David Blecken
Aug 19, 2016

DAZN to challenge conventions for Japan launch

The sports streaming service is set to debut in Japan with a flexible content offering and a digital marketing approach.

The Ultimate Fighting Championship is part of DAZN's content offering
The Ultimate Fighting Championship is part of DAZN's content offering

Perform Group is to take a digital and data-centric approach for the Japan launch of DAZN, a sports streaming platform that promises fans more flexibility than existing content models.

Perform Group is a London-based digital sports content company. DAZN (pronounced ‘da zone’) is a live sports streaming service that Perform bills as a “world first”. Having launched in Europe (Germany, Austria and Switzerland) in early August, it is now set to make its Asia debut in Japan.

Perform recently signed a 10-year deal to stream J.League content on the platform. At ¥200 billion (US$1.88 billion), the agreement is the biggest broadcast rights sale in the history of Japanese sports. Among other events the platform will offer are the Ultimate Fighting Championship (UFC) and Bundesliga, according to Peter Lee, director of marketing for DAZN in Tokyo.

DAZN looks set to shake up a market that is somewhat restrictive from a consumer perspective. The service is priced relatively low (it is under €10 per month in Europe) and is expected to offer a range of options for consumption. Lee was unable to give specific details as to what those options would be, but said that in the current environment, sports enthusiasts could “easily spend up to ¥8,000 ($80) per month on subscriptions”—a high cost that many would prefer to avoid. “This is freeing you up to choose what, when on whatever device,” he said. “Globally that’s already happening, but not in Japan.”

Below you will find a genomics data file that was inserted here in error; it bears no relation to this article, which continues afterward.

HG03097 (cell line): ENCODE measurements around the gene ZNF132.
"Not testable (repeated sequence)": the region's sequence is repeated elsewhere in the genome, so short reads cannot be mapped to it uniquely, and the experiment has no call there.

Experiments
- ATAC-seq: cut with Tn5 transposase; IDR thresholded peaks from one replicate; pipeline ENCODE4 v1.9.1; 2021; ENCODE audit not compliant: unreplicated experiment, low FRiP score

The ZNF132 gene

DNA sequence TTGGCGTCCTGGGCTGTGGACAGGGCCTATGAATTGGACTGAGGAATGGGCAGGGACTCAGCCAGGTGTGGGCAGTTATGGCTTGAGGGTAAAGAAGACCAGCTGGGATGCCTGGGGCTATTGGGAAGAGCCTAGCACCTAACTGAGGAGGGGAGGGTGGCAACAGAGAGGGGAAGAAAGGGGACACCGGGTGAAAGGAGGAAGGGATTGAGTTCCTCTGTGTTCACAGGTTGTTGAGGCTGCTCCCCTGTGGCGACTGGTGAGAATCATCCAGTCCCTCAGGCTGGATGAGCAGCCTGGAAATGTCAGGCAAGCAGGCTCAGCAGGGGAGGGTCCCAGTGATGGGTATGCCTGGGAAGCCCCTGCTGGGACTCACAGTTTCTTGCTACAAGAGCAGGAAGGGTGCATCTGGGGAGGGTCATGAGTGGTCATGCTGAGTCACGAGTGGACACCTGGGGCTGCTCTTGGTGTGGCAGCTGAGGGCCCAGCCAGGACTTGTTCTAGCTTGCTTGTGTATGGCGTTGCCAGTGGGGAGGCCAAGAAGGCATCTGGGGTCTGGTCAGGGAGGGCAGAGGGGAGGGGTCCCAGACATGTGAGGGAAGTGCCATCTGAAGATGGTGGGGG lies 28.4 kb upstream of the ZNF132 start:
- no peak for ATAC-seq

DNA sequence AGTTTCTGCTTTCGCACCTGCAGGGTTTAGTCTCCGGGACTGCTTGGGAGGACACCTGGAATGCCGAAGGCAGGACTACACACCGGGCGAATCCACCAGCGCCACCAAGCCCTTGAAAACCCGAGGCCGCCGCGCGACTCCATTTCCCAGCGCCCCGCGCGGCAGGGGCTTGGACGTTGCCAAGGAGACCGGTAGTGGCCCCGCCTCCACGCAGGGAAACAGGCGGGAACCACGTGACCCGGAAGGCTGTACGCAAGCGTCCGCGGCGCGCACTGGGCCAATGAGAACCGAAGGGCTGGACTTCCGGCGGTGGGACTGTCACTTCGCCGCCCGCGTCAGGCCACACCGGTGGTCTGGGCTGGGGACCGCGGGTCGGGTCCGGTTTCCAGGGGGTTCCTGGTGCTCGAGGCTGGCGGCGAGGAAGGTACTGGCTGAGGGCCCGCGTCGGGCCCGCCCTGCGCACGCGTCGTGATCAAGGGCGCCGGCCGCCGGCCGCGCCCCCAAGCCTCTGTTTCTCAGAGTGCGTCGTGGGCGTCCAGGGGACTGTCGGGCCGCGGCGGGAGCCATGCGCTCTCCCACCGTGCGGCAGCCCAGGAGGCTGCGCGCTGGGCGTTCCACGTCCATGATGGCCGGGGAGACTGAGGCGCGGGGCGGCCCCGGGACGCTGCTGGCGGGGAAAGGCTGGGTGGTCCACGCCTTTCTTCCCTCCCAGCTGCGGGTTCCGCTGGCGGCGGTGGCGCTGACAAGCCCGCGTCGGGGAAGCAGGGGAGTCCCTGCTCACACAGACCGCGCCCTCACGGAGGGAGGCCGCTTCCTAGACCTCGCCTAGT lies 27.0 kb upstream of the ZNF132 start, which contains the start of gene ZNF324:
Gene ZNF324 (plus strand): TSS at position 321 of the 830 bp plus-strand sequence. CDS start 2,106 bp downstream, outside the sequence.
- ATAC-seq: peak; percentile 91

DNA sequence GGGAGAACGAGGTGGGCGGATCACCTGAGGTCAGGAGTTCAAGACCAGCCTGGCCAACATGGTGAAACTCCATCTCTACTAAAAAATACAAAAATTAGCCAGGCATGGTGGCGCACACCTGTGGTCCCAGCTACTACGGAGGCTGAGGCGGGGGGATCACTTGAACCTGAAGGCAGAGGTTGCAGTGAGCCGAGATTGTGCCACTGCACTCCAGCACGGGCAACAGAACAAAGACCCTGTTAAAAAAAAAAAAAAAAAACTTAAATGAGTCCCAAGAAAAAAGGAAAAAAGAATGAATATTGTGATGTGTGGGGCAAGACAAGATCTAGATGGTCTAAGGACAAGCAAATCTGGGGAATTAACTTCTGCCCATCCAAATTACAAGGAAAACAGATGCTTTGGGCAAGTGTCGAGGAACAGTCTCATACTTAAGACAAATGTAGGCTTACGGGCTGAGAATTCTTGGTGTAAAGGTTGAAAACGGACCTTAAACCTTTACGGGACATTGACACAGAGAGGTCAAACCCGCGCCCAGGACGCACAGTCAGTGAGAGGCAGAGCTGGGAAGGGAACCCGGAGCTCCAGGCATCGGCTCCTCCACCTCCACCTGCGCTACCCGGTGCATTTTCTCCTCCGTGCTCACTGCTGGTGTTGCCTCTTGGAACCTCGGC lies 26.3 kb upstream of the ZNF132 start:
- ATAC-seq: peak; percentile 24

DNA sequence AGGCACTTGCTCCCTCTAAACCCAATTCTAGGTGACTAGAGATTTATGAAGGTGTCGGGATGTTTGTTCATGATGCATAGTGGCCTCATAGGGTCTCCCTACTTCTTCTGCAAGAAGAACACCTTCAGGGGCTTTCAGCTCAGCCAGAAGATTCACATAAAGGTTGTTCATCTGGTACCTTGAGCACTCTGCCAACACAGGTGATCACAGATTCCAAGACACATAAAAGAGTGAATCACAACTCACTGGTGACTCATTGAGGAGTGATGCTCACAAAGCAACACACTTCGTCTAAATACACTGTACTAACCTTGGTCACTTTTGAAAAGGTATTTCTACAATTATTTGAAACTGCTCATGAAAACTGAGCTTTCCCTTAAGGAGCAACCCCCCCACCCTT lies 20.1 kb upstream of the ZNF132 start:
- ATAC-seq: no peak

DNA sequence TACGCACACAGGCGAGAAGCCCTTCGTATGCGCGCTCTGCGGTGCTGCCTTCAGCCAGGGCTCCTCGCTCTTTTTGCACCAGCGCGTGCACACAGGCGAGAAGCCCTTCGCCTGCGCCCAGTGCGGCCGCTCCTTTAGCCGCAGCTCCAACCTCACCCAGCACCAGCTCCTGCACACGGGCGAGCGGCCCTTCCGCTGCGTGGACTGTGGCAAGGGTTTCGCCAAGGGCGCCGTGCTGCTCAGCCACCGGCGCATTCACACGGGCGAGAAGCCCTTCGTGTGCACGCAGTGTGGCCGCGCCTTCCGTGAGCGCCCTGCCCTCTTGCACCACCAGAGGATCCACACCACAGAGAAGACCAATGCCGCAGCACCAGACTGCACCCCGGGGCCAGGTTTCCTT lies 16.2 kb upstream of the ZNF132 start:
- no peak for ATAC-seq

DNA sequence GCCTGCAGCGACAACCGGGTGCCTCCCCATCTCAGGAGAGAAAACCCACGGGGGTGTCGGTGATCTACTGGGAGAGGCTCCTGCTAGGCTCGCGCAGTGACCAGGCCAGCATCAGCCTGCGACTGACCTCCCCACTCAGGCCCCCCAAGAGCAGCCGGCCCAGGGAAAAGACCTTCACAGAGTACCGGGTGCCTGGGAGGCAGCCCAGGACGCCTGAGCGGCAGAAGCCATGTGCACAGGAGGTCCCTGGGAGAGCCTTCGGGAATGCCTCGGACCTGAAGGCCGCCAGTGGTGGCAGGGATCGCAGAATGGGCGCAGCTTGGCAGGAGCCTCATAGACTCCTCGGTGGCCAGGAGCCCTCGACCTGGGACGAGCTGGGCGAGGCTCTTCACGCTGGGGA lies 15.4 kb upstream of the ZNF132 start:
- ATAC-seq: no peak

From a brand perspective, service is all-important: DAZN has no plans to carry advertising, and will position itself as “empowering fans”, Lee said. “When we think about how fragmented sports is here, we want to make it very simple for people to consume the sports they like. Our system allows them to suspend their contracts when they like. It’s about empowering the fan through product content and making it a very simplified proposition.”

DAZN will work with Ogilvy & Mather Japan to build awareness of its brand. Lee said that Ogilvy played an important role in supporting DAZN in its bid for the J.League rights. The agency developed a creative pitch detailing how DAZN would amplify the property in Japan, which Lee said “pushed the J.League people over the line in wanting to be with us rather than other organisations”. He attributed the positive outcome in part to the diversity of Ogilvy’s staff in Japan.

The brand-building approach will differ from Japanese norms in that traditional media will only be a small component of the launch campaign, Lee said. The work will focus on programmatic digital marketing that is more targeted toward a specific audience than a large-scale TV promotion would be.

Lee said DAZN expects Japanese viewers to span a fairly broad age range—20 to 45. He said the digital-centric marketing approach would help build further understanding of consumers, which would be important to DAZN’s success in the market.

“Your ability to succeed in Japan is all down to the product and content offering,” Lee said. “We don’t want to have a pop-and-fizzle effect. Lots of organisations underestimate the Japanese consumer: they have a great first few months, then everything fizzles out. Building the brand through digital, we’ll gain insights into how people are behaving on the platform and that will allow us to build up to a better level. It drives a nice life cycle that I don’t think you can get by running a traditional media campaign.”

Lee did not specify DAZN’s launch date in Japan but said it would be before the end of August.

Campaign Japan

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